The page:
The most important thing you can do to ensure a warm pair of boots is to buy them a size larger than your normal shoes. This way, you can wear thick socks and still have extra room inside the boot for warm air to circulate. Also, do not believe the ratings on boots — even if it says you’ll stay warm down to -40C, it’s unlikely that that’s the case. I adored my Columbia Bugaboot Plus XTMs, but my toes started to get cold when it was below -20° — which was way off the -65° that the label said they were rated to.
While my boots didn’t have them, many Sorels offer removable liners that you can pull out and dry at the end of the day.
Yaktrax: After breaking my leg falling on ice last year, I don’t know if I could have coped in some of the cities without these. While many towns had snowy sidewalks and roads that my boots could grip quite easily, cities like Kiruna and Tromsø often had very slippery ice that you couldn’t avoid. The Yaktrax, which are little contraptions made of bungee cords wrapped in spring-like steel, give that additional grip to stop you from uncontrollably sliding down the sidewalk. It’s a bit annoying that you can’t wear them on non-icy surfaces since it will damage the steel/break the bungee cords (the latter happened to one of mine), but it’s worth having to take them on and off a few times.
Flip flops: Even though I didn’t stay in many hostels, these flip flops came in quite handy for trips to saunas and hot tubs. You wouldn’t want to put wet feet in your boots because the boots are likely to stay wet; at the same time, running through the snow to a sauna is a good way to not feel your feet for the next 15 minutes (I know, I tried it).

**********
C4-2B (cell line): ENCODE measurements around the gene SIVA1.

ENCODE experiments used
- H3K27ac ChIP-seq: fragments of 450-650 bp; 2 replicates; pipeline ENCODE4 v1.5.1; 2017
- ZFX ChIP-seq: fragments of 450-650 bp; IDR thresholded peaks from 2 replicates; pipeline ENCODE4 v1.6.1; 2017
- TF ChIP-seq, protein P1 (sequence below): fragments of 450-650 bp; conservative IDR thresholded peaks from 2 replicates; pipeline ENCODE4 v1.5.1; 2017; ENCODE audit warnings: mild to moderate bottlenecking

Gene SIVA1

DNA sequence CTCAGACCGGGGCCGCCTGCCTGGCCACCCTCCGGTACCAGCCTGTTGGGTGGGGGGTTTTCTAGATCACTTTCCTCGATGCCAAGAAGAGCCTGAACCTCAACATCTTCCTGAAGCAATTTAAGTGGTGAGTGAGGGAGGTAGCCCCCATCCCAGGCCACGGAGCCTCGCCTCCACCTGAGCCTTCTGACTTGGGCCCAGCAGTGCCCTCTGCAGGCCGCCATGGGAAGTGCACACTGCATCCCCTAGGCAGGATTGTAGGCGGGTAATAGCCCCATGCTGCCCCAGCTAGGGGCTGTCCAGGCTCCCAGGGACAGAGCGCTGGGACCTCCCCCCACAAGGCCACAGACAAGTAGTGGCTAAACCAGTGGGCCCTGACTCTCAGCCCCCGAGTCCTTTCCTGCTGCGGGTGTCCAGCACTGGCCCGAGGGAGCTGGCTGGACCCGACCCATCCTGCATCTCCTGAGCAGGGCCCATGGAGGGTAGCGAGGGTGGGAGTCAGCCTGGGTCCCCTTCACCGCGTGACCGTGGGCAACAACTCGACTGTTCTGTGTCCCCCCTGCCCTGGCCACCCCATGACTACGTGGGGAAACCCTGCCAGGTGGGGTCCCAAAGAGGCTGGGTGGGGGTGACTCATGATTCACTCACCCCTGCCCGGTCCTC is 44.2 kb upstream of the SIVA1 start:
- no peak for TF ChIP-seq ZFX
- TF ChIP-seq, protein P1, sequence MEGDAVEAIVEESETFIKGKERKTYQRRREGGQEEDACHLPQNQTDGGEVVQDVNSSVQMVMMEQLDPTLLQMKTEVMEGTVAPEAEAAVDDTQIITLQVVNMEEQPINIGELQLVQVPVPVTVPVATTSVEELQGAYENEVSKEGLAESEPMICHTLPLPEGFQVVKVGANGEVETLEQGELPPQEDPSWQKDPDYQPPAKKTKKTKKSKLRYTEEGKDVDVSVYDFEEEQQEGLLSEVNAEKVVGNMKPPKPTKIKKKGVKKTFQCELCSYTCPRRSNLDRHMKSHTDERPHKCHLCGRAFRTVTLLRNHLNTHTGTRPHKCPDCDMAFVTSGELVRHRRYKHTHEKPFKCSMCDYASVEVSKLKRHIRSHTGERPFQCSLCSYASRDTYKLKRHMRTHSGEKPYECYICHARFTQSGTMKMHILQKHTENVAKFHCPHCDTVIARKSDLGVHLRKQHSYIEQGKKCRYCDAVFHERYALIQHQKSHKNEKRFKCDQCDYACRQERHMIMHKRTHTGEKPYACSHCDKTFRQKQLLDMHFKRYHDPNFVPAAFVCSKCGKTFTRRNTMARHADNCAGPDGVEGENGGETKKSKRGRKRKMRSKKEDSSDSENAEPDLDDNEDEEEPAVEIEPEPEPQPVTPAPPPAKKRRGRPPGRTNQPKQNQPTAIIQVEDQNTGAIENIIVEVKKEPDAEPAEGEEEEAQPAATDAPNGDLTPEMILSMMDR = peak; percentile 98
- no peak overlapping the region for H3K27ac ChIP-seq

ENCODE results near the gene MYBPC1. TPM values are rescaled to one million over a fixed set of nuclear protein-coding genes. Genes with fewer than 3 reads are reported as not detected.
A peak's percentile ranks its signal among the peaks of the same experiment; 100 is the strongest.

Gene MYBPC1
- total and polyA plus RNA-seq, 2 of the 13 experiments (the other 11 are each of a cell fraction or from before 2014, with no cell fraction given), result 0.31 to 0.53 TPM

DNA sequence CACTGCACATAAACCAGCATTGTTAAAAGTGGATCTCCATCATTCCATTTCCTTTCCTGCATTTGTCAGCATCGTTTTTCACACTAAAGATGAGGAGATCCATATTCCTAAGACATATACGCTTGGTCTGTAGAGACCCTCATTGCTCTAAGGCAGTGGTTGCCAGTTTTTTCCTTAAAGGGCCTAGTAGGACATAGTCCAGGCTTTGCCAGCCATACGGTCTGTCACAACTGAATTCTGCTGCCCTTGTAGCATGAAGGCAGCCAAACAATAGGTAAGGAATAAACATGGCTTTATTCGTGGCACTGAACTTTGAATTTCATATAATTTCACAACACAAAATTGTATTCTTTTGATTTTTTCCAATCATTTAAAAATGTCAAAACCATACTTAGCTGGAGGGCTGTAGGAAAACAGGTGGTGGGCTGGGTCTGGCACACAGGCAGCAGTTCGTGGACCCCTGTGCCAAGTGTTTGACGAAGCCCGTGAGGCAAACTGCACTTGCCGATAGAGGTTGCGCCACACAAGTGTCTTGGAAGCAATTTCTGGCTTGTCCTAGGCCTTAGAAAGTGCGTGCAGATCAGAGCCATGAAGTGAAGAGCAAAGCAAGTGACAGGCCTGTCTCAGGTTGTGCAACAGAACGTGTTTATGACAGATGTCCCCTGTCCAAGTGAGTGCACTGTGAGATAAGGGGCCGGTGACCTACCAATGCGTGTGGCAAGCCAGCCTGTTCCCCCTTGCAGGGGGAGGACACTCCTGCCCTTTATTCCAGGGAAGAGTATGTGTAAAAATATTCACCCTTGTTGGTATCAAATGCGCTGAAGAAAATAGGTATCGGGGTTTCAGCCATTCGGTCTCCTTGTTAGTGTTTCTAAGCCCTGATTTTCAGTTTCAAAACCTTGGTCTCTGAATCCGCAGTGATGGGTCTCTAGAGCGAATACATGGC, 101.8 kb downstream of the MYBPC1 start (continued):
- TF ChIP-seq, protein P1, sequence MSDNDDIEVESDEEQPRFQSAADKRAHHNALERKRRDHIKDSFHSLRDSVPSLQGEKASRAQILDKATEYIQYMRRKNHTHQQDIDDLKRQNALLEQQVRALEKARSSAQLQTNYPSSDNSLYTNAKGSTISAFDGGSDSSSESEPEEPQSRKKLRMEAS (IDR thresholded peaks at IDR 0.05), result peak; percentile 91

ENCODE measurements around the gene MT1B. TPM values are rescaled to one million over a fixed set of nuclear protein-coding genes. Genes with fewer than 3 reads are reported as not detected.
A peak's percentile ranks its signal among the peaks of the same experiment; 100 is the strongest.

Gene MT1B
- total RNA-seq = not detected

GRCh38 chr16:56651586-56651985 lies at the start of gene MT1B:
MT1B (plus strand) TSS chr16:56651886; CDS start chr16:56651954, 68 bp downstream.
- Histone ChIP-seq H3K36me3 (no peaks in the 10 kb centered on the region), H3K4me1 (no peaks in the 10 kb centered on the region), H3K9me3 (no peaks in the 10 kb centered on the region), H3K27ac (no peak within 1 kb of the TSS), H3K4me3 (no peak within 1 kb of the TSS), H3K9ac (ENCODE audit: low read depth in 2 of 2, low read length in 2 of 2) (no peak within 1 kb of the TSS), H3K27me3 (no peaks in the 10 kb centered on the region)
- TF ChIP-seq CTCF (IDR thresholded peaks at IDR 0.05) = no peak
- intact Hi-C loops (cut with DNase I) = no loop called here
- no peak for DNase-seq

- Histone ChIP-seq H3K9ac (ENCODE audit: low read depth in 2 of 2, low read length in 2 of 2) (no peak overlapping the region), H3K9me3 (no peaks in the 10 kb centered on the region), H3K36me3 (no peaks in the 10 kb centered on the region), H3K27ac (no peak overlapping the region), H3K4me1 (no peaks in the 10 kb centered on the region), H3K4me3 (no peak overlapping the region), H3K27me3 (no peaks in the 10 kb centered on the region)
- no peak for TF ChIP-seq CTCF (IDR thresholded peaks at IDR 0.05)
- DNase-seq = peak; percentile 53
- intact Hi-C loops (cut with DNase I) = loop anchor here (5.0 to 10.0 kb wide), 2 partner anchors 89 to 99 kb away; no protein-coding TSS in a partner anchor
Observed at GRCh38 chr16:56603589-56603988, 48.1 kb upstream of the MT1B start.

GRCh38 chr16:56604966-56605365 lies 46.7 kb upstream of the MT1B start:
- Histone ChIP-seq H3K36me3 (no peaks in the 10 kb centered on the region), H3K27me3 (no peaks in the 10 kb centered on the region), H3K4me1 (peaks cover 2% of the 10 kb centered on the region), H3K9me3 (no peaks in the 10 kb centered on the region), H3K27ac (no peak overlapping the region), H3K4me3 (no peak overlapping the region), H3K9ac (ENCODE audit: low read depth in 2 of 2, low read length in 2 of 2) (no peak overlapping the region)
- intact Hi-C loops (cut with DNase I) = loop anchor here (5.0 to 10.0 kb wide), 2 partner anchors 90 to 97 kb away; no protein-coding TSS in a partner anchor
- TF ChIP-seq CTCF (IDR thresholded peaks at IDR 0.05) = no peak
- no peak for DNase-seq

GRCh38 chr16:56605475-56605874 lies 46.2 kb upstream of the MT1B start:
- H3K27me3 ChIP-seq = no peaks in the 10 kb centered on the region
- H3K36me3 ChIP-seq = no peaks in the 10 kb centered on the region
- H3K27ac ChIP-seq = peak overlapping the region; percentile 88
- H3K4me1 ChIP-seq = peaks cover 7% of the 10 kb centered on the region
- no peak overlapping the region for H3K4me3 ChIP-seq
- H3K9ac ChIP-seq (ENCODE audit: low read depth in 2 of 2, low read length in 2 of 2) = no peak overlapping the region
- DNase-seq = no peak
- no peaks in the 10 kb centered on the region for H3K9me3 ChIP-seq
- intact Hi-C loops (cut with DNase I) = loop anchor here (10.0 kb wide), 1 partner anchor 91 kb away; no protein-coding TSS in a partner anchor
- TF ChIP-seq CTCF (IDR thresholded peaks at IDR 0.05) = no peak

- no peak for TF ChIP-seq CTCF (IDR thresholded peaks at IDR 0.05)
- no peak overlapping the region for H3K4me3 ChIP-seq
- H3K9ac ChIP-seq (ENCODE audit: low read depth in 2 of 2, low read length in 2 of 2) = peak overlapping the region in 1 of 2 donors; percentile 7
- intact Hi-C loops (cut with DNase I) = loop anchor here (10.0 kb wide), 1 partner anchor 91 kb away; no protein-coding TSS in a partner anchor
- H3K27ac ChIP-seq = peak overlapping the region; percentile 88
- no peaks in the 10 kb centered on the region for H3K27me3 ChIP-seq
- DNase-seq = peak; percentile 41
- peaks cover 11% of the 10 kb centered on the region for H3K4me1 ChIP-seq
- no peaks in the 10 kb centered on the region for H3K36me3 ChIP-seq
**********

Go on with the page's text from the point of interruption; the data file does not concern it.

Non-water-based hand lotion: My hands were covered in cracks by the time I left Lapland. Why? Because the only lotion I took with me was water-based, and water-based lotion accelerates frostbite. That meant I could only use it right before bed — when I knew I wouldn’t be going out to watch northern lights anymore. Had I had other lotion, I could have used it much more regularly and avoided the painful cracks.
On a side note to do with frostbite — you shouldn’t shower or sauna within 2 hours of spending time outdoors. Both of these strip your skin of necessary oils it needs to help insulate so you’ll feel the cold much more quickly.
Chapstick: The dry air will destroy your lips.
No makeup: I’m not big on makeup at the best of times, but it’s really not necessary in Lapland. It’s more likely to be an annoyance when it gets all over your scarves/neck gaiters, etc.
Razor: Although getting a wax beforehand is a good idea, since shaving is one more thing that dries out your skin.
Hair ties: It’s possible to keep your hair under control with a beanie, but with the number of outdoor activities you’ll be doing, you’ll probably want to tie up your hair and keep it out of your way.
Brush: After all those activities, your hair will be a mess.
Prescriptions/other medication: Most towns will have small pharmacies (sometimes as part of the supermarket), but it’s good to travel with any medicines you might need. I recommend adding some Sudafed and Benadryl to your kit to knock out any sniffles you might get.